British retailers cut cost of period underwear and call on government to scrap tax
- Major British high street brands are cutting the cost of period underwear by 20%
- They have joined the Say Pants to the Tax campaign calling on the government to drop VAT
- In 2021 the government scrapped VAT from disposable period products, but not underwear
British high street brands John Lewis and Waitrose are the latest retailers to substantially reduce the price of period underwear, joining supermarkets Tesco and Marks & Spencer.
Parent company The John Lewis Partnership announced that it will cut the cost of 30 types of period underwear by 20%. The decision comes in the wake of growing concerns over the financial burden faced by many women due to the high cost of period products.
Period pants, also known as menstrual underwear, have gained popularity as a reusable and environmentally friendly alternative to traditional disposable sanitary products. They are designed to be comfortable, leak-proof, and are made from sustainable materials. However, their higher upfront cost (averaging £23 or $29 for a pair) has been a barrier for many women.
How does period underwear work?
Period underwear is reusable thanks to multiple layers of fabric that are specially designed to absorb and retain menstrual flow. The exact composition of these layers can vary between brands, but they often include a combination of natural and synthetic materials. The innermost layer is designed to keep moisture away from the body.
Absorption capacity varies between brands, with some capable of holding as much fluid as three or four tampons, making them suitable for heavy flow days.
After use, it is recommended that underwear is rinsed in cold water to remove excess blood, and washed in the washing machine with regular laundry.
The main benefit of menstrual underwear is that it is kinder to the environment than disposable tampons and pads. According to manufacturer WUKA, one pair of its period underwear can save 100 tampons from going into landfills.
Say Pants to the Tax
In 2021, the British government announced it would abolish the ‘Tampon Tax’, scrapping VAT from period products like pads and tampons. However under current VAT rules period underwear is classified as a garment rather than a period product and is taxed at 20%.
The ‘Say Pants to the Tax’ campaign was launched in August by retailer Marks & Spencer and Wuka, calling for the government to reclassify period underwear in line with other period products.
John Lewis and Waitrose are the latest brands to join the campaign, together with Primark, Tesco and Sainsbury’s.
In a public letter to the government, signatories including 35 MPs, peers and the Bloody Good Period charity wrote: “We were delighted when the government made the decision to abolish the ‘Tampon Tax’ in 2021. This meant that disposable period products stopped incurring VAT. This was a big step in the right direction but – on behalf of our customers and women across the UK – there is more to do.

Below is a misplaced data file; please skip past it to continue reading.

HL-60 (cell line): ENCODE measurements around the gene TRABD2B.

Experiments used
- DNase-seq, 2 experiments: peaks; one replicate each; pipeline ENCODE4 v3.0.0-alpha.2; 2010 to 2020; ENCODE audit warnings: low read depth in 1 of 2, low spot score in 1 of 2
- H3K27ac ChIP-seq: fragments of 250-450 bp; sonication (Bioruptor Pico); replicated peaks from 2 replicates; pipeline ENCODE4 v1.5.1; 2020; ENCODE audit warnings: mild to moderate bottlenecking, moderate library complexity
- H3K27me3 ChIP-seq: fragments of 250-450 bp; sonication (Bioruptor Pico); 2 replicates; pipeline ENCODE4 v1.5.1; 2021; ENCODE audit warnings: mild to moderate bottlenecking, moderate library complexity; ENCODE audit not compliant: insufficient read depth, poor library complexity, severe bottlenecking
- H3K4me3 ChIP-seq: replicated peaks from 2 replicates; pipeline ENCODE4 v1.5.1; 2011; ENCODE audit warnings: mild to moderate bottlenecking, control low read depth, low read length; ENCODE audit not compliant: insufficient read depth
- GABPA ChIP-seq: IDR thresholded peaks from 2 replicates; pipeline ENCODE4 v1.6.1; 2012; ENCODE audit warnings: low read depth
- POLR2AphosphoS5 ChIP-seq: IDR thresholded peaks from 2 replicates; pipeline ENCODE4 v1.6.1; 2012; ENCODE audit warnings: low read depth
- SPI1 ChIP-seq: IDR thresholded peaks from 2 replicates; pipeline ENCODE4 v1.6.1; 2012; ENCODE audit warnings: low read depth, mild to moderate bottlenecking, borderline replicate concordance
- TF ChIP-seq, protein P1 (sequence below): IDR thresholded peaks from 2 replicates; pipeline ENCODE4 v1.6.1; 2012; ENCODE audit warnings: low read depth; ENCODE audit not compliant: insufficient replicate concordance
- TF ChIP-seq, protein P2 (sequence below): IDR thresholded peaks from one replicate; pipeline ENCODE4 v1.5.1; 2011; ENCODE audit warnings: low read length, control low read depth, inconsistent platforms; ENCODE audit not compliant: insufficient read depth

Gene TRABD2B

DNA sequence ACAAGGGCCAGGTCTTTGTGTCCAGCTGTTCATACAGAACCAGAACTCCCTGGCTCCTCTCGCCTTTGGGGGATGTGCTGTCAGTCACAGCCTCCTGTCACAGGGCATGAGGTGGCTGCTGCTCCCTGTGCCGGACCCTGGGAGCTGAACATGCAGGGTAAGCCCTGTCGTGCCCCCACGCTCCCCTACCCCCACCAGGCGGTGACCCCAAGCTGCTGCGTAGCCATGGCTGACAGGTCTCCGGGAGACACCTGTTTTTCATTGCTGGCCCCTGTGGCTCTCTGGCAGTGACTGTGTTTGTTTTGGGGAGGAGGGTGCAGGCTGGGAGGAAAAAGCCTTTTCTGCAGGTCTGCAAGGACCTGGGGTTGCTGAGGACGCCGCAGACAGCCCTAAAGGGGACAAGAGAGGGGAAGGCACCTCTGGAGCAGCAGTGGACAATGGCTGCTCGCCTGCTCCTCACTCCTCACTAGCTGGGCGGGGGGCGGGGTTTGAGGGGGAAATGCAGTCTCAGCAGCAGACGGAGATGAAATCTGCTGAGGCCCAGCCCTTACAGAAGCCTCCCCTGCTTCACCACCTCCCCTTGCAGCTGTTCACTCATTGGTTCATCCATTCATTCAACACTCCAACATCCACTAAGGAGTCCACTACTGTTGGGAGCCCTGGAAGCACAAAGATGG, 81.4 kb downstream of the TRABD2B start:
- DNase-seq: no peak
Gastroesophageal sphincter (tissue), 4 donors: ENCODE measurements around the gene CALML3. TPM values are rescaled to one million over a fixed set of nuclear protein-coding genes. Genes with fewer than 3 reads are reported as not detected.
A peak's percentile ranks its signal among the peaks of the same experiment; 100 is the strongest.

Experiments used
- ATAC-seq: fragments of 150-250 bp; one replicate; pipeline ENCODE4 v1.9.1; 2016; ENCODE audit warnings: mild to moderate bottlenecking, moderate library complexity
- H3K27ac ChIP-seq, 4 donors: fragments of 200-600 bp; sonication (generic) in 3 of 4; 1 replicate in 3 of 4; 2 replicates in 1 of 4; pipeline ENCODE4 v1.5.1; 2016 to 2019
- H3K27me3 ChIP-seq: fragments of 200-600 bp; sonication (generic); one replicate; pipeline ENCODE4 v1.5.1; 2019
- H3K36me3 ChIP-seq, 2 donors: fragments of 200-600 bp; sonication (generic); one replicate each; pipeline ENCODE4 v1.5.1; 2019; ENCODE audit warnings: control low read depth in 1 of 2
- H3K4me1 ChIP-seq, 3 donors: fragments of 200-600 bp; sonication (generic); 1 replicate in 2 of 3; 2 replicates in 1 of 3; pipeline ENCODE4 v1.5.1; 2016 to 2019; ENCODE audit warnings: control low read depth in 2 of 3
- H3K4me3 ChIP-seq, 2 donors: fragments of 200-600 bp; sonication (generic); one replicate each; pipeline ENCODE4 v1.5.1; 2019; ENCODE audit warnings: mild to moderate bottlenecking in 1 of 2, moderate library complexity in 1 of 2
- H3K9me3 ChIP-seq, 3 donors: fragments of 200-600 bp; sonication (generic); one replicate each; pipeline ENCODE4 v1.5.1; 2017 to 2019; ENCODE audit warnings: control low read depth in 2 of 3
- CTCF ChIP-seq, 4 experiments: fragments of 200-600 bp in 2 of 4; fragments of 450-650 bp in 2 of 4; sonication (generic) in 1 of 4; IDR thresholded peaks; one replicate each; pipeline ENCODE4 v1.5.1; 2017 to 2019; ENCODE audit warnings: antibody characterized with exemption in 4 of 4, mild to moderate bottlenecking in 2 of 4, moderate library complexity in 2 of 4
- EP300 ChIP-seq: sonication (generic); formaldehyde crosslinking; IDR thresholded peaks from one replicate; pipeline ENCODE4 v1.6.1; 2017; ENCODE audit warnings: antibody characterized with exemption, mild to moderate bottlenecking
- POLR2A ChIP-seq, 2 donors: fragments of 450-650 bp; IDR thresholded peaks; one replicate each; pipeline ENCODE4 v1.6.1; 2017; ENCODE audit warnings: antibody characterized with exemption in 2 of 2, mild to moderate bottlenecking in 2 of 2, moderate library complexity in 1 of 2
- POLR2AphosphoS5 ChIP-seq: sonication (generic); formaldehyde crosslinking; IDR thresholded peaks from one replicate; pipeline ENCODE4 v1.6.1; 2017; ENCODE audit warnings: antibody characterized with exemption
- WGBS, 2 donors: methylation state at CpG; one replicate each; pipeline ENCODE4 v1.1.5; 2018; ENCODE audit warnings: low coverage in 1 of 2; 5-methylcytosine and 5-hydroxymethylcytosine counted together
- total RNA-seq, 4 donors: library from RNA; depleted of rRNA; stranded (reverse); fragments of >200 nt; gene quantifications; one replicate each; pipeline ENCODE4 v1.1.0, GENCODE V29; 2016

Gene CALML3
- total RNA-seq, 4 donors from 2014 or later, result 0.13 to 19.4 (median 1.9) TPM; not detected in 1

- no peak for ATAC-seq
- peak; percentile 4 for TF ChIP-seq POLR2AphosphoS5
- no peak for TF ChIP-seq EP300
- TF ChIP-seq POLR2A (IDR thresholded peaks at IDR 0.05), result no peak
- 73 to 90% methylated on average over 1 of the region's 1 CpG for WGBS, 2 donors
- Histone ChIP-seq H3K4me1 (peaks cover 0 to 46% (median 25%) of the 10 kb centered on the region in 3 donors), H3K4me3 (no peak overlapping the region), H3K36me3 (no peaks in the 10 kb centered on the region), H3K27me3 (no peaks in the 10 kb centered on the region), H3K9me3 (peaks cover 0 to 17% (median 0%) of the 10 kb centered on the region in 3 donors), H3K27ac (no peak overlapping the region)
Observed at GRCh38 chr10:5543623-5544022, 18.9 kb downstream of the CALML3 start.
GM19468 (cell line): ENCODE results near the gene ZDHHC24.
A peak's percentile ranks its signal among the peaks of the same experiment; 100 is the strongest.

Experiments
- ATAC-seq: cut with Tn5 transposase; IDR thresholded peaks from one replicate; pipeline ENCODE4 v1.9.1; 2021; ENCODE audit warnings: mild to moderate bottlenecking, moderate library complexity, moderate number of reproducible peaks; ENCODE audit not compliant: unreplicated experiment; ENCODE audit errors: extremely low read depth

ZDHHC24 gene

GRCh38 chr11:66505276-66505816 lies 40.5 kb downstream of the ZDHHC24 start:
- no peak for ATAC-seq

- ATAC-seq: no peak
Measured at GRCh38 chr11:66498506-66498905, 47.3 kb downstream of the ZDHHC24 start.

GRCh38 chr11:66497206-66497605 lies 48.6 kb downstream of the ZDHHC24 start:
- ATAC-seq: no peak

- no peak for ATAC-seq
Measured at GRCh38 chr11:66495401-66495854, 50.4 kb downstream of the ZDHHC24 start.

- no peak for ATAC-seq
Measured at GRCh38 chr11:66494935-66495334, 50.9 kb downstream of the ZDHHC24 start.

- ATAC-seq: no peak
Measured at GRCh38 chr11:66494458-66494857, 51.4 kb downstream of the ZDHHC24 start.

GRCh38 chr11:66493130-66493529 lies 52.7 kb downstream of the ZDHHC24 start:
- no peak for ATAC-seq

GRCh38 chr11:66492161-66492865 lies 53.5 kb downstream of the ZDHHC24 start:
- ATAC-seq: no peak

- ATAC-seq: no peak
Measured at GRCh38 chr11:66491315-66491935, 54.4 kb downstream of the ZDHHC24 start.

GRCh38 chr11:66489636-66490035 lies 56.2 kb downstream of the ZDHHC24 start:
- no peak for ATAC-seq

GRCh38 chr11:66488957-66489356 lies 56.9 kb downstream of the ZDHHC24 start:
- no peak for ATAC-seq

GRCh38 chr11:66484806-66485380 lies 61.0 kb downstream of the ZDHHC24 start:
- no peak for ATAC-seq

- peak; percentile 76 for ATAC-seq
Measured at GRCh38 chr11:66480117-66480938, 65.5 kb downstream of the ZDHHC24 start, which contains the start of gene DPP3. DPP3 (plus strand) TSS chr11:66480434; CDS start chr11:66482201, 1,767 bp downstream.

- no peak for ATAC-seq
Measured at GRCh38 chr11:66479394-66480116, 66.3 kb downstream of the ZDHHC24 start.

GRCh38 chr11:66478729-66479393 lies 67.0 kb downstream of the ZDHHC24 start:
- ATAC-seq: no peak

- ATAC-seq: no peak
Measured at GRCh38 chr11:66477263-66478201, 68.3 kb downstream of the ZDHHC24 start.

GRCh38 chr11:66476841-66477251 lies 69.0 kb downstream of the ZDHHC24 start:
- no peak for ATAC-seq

“Period pants have the power to reduce plastic pollution and waste and they also have the potential to save people money in the long term as they can be worn, washed, and worn again, month after month. But, to make this a reality, we must start by making this brilliant alternative to disposable period products more accessible to more people. We believe this starts by removing the tax and reclassifying period pants as a period product.”
An online petition has more than 31,000 signatures so far, with the government’s response reiterating that it had cut VAT from period products. “The government introduced a VAT zero rate on 1 January 2021, on sanitary products previously subject to a rate of 5 per cent. Period pants are not in this group, but we keep all taxes under review,” it said.
Making period underwear affordable
In a statement on its website, Marks & Spencer said that removing the VAT would help make period underwear more affordable to their customers. “If the government removes the VAT and reclassifies period pants as period products, we can make them more affordable. We have pledged to pass the entirety of the saving – and more – onto our customers. For example, a three pack of period pants at £20 will become £16. That’s a saving of £4.”
Nicki Baggott, Sanitary Products Buyer for Waitrose, said: “It’s a no-brainer that period underwear should be classed as a period product. It’s the right thing to do, and will help our customers save money on everyday essentials.”
Campaigners hope this collaborative effort between major retails can pave the way for further initiatives aimed at making essential products more affordable and sustainable while improving the wellbeing of women.